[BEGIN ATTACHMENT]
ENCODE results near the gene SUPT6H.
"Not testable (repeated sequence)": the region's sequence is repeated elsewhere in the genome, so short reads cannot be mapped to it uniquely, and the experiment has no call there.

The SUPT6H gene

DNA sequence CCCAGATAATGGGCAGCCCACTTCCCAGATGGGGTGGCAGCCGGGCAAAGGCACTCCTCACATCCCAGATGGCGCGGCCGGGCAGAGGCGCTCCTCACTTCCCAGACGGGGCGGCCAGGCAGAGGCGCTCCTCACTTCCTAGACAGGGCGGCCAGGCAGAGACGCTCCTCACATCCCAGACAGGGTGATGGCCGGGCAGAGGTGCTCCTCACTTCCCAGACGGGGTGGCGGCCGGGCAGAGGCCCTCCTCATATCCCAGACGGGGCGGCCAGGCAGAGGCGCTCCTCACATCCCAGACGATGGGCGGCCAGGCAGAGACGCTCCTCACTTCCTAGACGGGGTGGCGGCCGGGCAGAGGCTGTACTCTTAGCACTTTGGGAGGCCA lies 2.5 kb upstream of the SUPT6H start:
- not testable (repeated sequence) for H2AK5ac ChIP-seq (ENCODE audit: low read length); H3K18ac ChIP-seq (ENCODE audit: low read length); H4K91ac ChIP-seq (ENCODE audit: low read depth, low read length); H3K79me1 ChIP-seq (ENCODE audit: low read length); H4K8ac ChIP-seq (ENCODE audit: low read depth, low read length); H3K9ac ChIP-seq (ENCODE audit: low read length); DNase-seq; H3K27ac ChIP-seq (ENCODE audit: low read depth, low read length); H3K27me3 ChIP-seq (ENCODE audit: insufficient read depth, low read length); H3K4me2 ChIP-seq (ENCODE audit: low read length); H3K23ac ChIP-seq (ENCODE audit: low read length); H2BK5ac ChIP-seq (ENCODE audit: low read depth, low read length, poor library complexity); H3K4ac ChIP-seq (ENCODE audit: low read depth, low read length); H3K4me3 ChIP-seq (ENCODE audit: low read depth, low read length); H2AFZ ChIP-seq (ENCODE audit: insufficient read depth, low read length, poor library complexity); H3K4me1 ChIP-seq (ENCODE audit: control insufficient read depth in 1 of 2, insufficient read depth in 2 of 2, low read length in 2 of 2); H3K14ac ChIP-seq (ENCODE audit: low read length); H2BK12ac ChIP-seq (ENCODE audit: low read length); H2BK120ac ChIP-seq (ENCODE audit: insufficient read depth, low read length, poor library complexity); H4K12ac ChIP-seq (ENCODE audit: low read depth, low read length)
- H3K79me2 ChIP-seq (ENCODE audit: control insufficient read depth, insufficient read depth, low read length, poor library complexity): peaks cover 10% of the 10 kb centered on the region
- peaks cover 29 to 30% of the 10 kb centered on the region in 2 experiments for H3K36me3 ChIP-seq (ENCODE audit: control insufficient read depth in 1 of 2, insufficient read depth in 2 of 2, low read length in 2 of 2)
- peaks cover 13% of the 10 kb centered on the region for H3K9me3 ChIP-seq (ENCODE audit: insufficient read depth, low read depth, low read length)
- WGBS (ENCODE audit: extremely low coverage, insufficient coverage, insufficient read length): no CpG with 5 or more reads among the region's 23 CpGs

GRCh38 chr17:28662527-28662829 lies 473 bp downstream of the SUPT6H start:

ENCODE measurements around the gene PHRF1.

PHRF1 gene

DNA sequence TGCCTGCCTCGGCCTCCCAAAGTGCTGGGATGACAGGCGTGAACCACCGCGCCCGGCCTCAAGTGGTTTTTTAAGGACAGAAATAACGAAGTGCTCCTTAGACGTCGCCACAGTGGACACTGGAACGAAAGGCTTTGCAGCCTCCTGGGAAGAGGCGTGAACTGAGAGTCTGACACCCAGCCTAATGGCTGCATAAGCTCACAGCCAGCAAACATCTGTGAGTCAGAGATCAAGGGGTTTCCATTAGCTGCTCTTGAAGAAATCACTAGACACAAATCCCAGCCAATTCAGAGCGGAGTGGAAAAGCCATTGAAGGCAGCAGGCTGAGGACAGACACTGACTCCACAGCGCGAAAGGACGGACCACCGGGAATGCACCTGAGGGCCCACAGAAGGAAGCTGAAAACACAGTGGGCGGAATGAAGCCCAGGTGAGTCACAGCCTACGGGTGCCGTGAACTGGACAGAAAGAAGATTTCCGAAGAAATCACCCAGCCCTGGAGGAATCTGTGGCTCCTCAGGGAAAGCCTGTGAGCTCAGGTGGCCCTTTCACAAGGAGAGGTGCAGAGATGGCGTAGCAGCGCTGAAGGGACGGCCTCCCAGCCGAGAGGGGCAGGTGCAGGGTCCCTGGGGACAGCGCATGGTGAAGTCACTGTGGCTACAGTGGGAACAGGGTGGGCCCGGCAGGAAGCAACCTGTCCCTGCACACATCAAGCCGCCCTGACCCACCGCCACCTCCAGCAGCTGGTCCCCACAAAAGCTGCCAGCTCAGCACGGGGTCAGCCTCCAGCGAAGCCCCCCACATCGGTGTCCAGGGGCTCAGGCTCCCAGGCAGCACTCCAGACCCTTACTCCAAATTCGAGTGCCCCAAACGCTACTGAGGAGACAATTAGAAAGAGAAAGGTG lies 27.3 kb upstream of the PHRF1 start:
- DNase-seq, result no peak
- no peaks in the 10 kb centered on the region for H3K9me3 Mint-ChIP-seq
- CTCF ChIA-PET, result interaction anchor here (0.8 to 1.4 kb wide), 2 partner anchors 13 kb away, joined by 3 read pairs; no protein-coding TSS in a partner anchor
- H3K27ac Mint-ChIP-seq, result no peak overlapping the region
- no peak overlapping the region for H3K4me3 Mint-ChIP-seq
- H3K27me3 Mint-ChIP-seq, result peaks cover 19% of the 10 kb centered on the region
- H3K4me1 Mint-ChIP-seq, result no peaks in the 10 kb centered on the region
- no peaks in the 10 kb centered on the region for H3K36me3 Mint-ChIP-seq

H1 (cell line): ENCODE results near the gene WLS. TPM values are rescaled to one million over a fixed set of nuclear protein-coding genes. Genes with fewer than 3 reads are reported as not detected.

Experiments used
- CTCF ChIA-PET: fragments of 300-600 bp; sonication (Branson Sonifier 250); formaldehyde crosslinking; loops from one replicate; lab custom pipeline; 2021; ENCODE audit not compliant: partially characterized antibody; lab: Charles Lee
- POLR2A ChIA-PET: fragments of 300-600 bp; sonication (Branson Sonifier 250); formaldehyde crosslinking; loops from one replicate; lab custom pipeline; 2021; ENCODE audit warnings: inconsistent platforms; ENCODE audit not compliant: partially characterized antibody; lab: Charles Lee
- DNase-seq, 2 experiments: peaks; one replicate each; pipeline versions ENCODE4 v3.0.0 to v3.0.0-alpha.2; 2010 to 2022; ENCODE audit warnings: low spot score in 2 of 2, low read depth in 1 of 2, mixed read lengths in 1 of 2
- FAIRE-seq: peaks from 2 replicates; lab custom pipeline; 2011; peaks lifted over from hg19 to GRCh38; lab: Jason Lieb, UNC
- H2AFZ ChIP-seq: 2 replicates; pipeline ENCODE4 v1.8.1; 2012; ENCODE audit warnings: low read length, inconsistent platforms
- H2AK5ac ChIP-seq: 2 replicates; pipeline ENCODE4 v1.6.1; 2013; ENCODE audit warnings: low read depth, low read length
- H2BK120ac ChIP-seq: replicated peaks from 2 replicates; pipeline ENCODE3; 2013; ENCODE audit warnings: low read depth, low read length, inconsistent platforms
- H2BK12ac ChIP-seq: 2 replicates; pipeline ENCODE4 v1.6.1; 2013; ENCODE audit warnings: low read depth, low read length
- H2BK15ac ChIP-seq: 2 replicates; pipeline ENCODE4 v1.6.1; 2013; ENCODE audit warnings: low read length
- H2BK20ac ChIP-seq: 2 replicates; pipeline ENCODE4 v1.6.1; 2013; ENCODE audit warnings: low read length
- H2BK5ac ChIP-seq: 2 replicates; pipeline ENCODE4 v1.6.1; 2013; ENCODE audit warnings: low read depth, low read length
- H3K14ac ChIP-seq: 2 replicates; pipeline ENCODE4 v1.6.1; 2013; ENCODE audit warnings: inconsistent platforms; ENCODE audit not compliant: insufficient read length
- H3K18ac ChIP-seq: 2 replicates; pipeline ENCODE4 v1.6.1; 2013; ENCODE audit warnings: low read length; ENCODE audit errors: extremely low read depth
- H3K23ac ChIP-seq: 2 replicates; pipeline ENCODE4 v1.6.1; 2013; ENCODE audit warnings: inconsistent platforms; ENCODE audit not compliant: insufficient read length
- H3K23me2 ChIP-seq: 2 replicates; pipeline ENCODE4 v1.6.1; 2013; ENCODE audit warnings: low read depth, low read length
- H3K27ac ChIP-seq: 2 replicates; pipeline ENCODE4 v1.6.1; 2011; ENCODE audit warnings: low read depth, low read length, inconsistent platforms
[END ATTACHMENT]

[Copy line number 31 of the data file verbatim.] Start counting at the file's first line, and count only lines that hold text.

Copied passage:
- H2BK12ac ChIP-seq: 2 replicates; pipeline ENCODE4 v1.6.1; 2013; ENCODE audit warnings: low read depth, low read length